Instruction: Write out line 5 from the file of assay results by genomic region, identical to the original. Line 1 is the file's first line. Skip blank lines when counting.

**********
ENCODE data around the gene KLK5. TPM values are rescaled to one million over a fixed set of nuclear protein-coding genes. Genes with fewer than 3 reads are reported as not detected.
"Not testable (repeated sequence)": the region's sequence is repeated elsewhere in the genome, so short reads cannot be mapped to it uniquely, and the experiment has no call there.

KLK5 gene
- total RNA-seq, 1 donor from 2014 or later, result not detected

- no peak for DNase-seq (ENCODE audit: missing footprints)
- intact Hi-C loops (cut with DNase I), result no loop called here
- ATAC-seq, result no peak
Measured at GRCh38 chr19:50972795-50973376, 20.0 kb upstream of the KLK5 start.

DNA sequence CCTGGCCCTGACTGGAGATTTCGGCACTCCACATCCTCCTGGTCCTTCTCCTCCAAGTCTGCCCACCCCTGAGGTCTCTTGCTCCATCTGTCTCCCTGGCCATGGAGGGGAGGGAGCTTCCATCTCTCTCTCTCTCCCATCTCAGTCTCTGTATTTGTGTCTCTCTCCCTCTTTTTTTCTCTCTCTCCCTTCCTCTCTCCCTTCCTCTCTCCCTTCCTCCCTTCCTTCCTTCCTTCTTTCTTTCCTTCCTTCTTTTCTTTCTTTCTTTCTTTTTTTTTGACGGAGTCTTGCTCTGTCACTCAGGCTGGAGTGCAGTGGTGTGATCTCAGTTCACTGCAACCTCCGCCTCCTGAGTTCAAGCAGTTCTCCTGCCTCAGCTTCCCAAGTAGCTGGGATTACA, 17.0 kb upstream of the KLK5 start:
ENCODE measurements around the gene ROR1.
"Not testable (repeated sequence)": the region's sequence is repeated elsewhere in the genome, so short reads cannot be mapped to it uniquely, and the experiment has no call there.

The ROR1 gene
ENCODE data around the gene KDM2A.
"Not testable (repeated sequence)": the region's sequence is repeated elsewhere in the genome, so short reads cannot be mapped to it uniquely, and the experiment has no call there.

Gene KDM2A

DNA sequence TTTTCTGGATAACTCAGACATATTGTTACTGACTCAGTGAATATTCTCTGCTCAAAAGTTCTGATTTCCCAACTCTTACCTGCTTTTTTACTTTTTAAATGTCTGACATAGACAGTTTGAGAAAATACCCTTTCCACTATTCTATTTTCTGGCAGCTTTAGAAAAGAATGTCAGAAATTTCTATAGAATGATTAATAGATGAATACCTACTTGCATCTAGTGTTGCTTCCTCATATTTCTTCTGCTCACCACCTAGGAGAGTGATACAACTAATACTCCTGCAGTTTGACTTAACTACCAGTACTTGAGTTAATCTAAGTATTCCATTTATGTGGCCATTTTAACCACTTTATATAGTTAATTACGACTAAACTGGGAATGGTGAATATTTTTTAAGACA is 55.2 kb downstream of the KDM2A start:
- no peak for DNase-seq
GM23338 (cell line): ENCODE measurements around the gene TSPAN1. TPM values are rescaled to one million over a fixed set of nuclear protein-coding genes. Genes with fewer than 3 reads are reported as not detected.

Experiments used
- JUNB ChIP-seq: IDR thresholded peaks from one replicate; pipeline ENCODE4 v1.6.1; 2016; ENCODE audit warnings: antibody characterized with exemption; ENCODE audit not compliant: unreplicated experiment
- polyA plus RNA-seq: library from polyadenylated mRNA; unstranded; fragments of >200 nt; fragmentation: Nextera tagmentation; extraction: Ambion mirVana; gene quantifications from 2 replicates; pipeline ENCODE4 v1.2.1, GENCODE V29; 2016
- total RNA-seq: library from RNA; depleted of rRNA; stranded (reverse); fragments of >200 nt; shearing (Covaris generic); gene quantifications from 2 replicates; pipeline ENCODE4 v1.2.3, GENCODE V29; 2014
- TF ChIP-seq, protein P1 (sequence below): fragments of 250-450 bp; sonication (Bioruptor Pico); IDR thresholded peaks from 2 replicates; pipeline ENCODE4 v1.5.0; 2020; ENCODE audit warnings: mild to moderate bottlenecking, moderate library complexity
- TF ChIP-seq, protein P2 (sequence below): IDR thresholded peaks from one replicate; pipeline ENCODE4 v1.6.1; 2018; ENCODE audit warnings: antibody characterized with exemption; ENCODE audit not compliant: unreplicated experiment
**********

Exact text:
- no peak for DNase-seq (ENCODE audit: missing footprints)